Courts Interagency Collaboration Prosecutors September 23, 2015
The Decision Points blog series explores the seven key decision points during the typical criminal case where choices can be made to reduce jail populations.
“It is a prosecutor’s duty to pursue equity and justice so that all individuals can pursue their lives free from crime and without fear from oppression.”
So reads the Association of Prosecuting Attorneys’ mission statement in its The Prosecutor’s Policy Guide: A Roadmap to Innovation. This call to action is especially urgent today, as prosecutors—whose leadership role can significantly influence reform efforts—are uniquely positioned to address the over-use of jails in local justice systems and its disproportionate effects on communities of color.
Prosecutors who recognize their ability to influence transformation and seek to incorporate new methods of prosecution in order to safely reduce jail populations may encounter barriers to change, however. They might find themselves facing traditional expectations from the public, their peers, or other criminal justice partners who see prosecutors as “case processors” rather than “crime preventers.” Or they might find that their staff lacks necessary buy-in for the successful adoption of new strategies. However, as leaders, prosecutors have the ability to recognize and implement innovation by not only making their staff and partners aware of potential benefits of change, but also by taking the necessary steps to see shifts in day-to-day practices.
In order to prove the efficacy of new programs and practices and secure their sustained support, prosecutors must identify specific objectives at the start of implementation and establish means of measuring performance throughout. They should always consider how a new program or practice will benefit public safety—and communicate that to their staff and, if appropriate, the public. In Minneapolis, for example, City Attorney Susan Segel implemented the Minneapolis Downtown 100, a program designed to reduce crime committed by chronic homeless offenders through coordinated efforts to provide assistance and housing support by prosecutors, probation officers, and social services and housing providers. The program achieved a 77 percent drop in crimes committed by identified chronic offenders. Programs like the Minneapolis Downtown 100 can provide support to prosecutors seeking to effect change due to their adherence to the traditional approach used for defining and measuring success—a change in the rate of crimes committed—while at the same time, engaging stakeholders in taking action that reduces unnecessary jail stays.
To further support the success of new practices, prosecutors who pursue alternative case handling methods—such as implementing a community justice alternative to jail for a person charged with vandalism (community service to clean up a vandalized area, for example)—should compare new approaches to existing ones for an accurate comparison to traditional case processing. Prosecutors should be ready to explain the benefits of an alternative case processing approach to those who would dismiss proposed alternatives for being too lenient on accused offenders.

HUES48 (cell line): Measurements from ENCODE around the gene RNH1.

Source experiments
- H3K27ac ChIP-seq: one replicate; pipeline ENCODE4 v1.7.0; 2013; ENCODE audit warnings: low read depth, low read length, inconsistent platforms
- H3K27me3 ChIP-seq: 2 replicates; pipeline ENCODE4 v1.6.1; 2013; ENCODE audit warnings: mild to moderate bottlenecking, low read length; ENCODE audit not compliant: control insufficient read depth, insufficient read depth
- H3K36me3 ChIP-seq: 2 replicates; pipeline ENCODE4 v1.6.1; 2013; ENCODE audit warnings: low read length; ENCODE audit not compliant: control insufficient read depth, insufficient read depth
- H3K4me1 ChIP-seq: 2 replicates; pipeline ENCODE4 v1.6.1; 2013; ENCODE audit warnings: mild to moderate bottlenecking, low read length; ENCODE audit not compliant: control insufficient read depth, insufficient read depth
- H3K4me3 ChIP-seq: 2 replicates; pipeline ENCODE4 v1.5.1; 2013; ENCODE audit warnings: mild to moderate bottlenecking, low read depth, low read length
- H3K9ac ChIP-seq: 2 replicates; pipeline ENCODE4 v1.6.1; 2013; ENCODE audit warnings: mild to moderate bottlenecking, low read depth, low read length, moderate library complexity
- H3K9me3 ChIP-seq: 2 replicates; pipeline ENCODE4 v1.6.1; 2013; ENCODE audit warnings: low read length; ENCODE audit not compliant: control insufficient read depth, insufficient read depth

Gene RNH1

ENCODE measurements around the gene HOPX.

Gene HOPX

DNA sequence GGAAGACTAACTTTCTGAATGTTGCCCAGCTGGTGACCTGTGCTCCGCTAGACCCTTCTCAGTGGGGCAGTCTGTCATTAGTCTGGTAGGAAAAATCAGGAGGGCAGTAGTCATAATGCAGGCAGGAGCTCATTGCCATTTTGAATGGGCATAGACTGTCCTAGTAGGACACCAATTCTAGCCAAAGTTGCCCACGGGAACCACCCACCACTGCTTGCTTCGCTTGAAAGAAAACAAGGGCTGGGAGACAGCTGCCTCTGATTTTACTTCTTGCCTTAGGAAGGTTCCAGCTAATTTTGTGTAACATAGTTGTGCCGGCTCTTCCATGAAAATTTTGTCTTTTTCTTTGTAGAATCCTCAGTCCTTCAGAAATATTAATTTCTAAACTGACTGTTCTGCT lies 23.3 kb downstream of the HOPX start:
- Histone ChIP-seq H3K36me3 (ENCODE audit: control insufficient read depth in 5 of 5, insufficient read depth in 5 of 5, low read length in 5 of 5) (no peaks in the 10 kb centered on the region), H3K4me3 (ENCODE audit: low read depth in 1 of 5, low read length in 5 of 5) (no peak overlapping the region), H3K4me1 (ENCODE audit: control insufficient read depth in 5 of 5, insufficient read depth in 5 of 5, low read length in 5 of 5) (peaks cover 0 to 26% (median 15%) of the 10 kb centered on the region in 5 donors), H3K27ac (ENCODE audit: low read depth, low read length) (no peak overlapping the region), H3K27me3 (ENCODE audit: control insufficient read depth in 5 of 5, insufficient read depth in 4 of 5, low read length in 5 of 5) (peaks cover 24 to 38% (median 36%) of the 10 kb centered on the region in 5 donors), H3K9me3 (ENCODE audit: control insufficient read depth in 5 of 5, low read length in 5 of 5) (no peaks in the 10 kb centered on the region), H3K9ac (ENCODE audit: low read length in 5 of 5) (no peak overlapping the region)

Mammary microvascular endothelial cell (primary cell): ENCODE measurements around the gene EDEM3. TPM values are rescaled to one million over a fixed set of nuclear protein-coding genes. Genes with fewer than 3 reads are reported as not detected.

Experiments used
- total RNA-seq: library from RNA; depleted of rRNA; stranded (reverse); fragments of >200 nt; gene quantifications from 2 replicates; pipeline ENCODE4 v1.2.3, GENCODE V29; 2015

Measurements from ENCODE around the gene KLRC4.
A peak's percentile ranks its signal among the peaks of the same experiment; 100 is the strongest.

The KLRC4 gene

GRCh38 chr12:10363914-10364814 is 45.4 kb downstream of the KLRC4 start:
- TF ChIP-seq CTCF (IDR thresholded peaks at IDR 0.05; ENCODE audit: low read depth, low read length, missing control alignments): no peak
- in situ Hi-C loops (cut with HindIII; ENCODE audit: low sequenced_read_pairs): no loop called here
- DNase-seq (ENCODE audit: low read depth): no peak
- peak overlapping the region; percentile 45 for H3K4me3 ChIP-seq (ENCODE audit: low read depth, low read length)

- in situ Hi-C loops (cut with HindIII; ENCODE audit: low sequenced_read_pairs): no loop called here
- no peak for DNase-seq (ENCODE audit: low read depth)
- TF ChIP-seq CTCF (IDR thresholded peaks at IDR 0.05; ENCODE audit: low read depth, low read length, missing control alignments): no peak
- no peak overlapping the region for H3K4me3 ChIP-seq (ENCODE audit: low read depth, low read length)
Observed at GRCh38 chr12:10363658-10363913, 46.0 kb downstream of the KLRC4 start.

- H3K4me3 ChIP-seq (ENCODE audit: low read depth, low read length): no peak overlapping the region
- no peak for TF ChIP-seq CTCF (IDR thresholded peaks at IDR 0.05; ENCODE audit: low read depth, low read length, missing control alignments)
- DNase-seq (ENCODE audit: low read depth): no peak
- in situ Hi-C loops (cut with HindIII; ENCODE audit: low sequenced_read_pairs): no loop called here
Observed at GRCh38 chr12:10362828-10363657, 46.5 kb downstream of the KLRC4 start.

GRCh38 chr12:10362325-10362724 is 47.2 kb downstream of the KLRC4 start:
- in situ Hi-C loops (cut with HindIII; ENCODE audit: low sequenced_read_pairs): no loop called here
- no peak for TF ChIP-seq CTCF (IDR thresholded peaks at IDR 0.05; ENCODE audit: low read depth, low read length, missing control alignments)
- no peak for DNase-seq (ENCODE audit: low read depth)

Some prosecutorial office structures may need to change, as well, to combat internal resistance to change, whether that means creating systems to track the development, implementation, and effectiveness of new programs and practices, instituting peer reviews of alternative case processing methods among line prosecutors, or simply encouraging open discussion of new strategies.
Though complicated and varied factors contribute to the overuse of jails in our communities and the disproportionate jailing of people of color, prosecutors’ actions can and should play a leadership role in addressing these problems. In response to a growing awareness of the inequities of our justice system, the American Bar Association and the NAACP Legal Defense and Educational Fund recently released a joint statement identifying 12 reforms that prosecutors can take to address racial bias in the criminal justice system. These prosecutorial reforms, they said, are “necessary investments that are essential to strengthening public confidence in the rule of law and the legitimacy of our justice system.”
As one promising example of such leadership, many of the jurisdictions participating in the MacArthur Foundation’s Safety and Justice Challenge—an initiative to change the way America thinks about and uses jails—are developing plans in partnership with their local prosecutors’ offices to rethink how they use jail. Through careful evaluation of an office’s structures and practices, and the strategic adoption of promising programs, prosecutors nationwide can safely reduce unnecessary jail incarceration to make the communities they serve safer.
Note: This piece also ran on the Huffington Post (“Decision Points: Pursuing Innovation in Prosecution”).